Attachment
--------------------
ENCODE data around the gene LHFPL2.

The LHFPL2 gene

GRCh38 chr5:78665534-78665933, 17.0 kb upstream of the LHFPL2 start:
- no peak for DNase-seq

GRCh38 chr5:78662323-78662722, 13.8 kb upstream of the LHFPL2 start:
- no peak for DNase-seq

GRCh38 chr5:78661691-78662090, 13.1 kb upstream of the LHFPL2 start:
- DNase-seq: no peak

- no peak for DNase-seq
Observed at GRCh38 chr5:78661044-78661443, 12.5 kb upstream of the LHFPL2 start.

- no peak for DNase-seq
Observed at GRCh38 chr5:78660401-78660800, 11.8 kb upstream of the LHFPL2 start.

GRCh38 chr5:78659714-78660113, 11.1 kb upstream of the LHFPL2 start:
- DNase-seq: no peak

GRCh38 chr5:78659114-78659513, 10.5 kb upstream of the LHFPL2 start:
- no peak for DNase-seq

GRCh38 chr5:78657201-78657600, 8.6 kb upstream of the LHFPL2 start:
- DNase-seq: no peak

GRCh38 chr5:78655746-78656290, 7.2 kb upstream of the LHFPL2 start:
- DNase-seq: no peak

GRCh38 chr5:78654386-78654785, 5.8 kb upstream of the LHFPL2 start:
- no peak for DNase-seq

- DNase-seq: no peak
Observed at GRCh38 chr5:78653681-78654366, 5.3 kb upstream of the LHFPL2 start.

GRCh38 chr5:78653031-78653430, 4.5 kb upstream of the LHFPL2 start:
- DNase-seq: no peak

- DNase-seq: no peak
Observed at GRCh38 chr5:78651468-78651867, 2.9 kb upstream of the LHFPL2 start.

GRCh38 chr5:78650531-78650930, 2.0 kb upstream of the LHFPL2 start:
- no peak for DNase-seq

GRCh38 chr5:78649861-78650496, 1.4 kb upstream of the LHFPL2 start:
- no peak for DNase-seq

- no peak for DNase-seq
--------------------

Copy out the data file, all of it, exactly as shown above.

ENCODE data around the gene LHFPL2.

The LHFPL2 gene

GRCh38 chr5:78665534-78665933, 17.0 kb upstream of the LHFPL2 start:
- no peak for DNase-seq

GRCh38 chr5:78662323-78662722, 13.8 kb upstream of the LHFPL2 start:
- no peak for DNase-seq

GRCh38 chr5:78661691-78662090, 13.1 kb upstream of the LHFPL2 start:
- DNase-seq: no peak

- no peak for DNase-seq
Observed at GRCh38 chr5:78661044-78661443, 12.5 kb upstream of the LHFPL2 start.

- no peak for DNase-seq
Observed at GRCh38 chr5:78660401-78660800, 11.8 kb upstream of the LHFPL2 start.

GRCh38 chr5:78659714-78660113, 11.1 kb upstream of the LHFPL2 start:
- DNase-seq: no peak

GRCh38 chr5:78659114-78659513, 10.5 kb upstream of the LHFPL2 start:
- no peak for DNase-seq

GRCh38 chr5:78657201-78657600, 8.6 kb upstream of the LHFPL2 start:
- DNase-seq: no peak

GRCh38 chr5:78655746-78656290, 7.2 kb upstream of the LHFPL2 start:
- DNase-seq: no peak

GRCh38 chr5:78654386-78654785, 5.8 kb upstream of the LHFPL2 start:
- no peak for DNase-seq

- DNase-seq: no peak
Observed at GRCh38 chr5:78653681-78654366, 5.3 kb upstream of the LHFPL2 start.

GRCh38 chr5:78653031-78653430, 4.5 kb upstream of the LHFPL2 start:
- DNase-seq: no peak

- DNase-seq: no peak
Observed at GRCh38 chr5:78651468-78651867, 2.9 kb upstream of the LHFPL2 start.

GRCh38 chr5:78650531-78650930, 2.0 kb upstream of the LHFPL2 start:
- no peak for DNase-seq

GRCh38 chr5:78649861-78650496, 1.4 kb upstream of the LHFPL2 start:
- no peak for DNase-seq

- no peak for DNase-seq